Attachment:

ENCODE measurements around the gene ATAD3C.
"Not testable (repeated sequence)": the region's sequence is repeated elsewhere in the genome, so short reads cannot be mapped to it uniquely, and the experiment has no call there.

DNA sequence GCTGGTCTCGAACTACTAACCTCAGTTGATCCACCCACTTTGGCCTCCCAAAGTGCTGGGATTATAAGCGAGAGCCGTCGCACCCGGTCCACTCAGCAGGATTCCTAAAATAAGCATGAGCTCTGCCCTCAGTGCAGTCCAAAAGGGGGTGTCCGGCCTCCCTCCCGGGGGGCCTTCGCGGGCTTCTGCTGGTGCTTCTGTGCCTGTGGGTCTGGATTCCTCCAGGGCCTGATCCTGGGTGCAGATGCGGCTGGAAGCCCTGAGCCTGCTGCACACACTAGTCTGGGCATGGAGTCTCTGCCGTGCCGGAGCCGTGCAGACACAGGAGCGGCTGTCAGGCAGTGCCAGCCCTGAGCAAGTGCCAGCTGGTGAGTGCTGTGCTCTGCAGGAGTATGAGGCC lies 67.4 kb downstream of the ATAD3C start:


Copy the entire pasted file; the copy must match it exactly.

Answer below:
ENCODE measurements around the gene ATAD3C.
"Not testable (repeated sequence)": the region's sequence is repeated elsewhere in the genome, so short reads cannot be mapped to it uniquely, and the experiment has no call there.

DNA sequence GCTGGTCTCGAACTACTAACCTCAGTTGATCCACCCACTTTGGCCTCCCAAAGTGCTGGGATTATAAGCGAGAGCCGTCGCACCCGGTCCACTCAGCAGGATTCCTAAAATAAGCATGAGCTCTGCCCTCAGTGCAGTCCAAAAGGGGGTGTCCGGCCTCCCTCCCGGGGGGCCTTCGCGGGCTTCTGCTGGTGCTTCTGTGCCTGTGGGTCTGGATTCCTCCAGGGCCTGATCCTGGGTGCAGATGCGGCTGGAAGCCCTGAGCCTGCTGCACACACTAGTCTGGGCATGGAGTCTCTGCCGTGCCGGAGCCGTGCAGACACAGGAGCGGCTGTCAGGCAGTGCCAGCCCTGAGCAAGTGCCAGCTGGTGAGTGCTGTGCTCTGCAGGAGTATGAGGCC lies 67.4 kb downstream of the ATAD3C start: